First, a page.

Repetition Repetition Repetition

repetition

Humans are built for repetition. So much of what we do as living beings is rooted in repetitive structure. We have a cycle each day that we repeat: get up…do daily activities…eat…more activities…eat again…more activities…eat a third time…rest a bit…and sleep. The next day its starts again. We brush our teeth the same way each day. We shampoo, rinse, condition, rinse, and style. We put clothes in the hamper, wash them, dry them. and put them away. Over and over.

Life is built on repetition.

It’s also found in music. As a piece unfolds, you will hear certain themes repeated, over and over. There might be a chorus that keeps coming back. In many musical forms, repetition is key to getting your audience on board as the song or instrumental work moves from point A to point B. When the theme comes back, as a listener you say, “Hey! That’s familiar! I recognize that!”

Repetition

Beethoven, looking all serious. I’m pretty sure he’d have an interesting Twitter account if he were alive today.

Repetition in Music

Many composers will develop a theme, make subtle changes to it as it moves forward. They might bring in another theme to contrast the first. This is like a good debate. You may repeat the same ideas, but state them in different ways with different supporting facts. It’s what keeps things interesting and helps drive home the main point – or in music’s case, the main theme. You are probably familiar with Beethoven’s 5th Symphony and it’s famous four-note motive (a fancy term for a tiny theme or part of a theme). Here is what that motive looks like on the page:

repetition

The main theme (really a motive) from Beethoven’s 5th Symphony. It’s just four notes. He develops it in interesting and amazing ways – but the motive is always recognizable.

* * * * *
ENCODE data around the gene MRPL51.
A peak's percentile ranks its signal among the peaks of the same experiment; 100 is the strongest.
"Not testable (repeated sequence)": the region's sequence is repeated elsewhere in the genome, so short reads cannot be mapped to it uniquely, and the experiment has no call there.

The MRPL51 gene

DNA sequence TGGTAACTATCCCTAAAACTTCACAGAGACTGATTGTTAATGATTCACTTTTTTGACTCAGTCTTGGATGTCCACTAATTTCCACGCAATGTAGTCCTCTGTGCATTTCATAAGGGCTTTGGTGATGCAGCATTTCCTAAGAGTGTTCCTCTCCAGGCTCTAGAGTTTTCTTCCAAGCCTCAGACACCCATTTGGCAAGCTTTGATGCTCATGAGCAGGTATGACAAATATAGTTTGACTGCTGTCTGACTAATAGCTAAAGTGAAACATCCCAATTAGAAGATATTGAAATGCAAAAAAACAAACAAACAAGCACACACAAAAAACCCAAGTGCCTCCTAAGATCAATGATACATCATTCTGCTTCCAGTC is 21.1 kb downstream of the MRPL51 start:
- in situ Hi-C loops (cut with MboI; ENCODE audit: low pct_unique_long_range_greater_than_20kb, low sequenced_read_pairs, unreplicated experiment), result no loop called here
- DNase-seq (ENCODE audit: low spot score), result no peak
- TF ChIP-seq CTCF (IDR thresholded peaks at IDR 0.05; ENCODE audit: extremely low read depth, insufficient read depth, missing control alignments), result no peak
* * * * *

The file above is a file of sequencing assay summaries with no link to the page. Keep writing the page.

Even if you don’t read music, you can see the repetition – three “beamed” black notes followed by a white note. He repeats the motive immediately at a lower pitch level. The point is still to get the musical idea inside your head.

Here is a really cool visualization of the first movement in which you can see the four-note motive getting worked out.

All of that repetition makes it very easy to spot the motive when it comes back. We connect to it. It has an impact on us as a listener.

We Learn Through Repetition

Beethoven and other composers do what educators have known for a long time – humans learn through repetition. We build strong long-term memories of facts and concepts through repeated exposure to those facts and concepts. Public speakers will tell you the old formula to a successful speech:

  1. Tell them what you’re going to tell them.

  2. Tell them.

  3. Tell them what you told them.

Repetition is often called the mother of all learning, and for good reason.

Children…and Adults

In fact…we’ve said it before:

Repetition is good for children. In fact, it’s how they learn. A one-time experience is not enough for a neural connection to form and stabilize. Children need repeated exposure to an experience. Each time an experience is repeated the neural connection grows stronger. Think about it. Even as adults, we don’t usually learn how to do something the very first time we try it. According to Conscious Discipline, for a child to learn a new skill or concept, it takes 2,000 times in context. Whoa! That is a lot of readings of Good Night Moon!

Repeated exposure also helps children become comfortable with new objects and experiences. So, for example, in a Kindermusik class the first time we bring out a new instrument children may only want to watch it being played, but the next week they might decide to try playing it, and the next week they may try suggesting a new way to play it.

– Kindermusik Minds on Music

It’s not just kids, however. Adults benefit from repetition as well. This is one of the reasons we bring you multiple articles that tell us the same thing over and over: music benefits all the domains of child development; music benefits mental and physical health; music builds community. By bringing you multiple perspectives that remind us of the immense power of music and its special place in the human experience, we hope to hammer the point home:

Music has endless value, particularly in the life of young children and infants.

So, take the time to digest these articles. Many of them are written with the same goal in mind. They have the same themes and motives, presented with varied supporting information. We take that four-note Beethoven motive – music benefits us all – and develop it in interesting ways.

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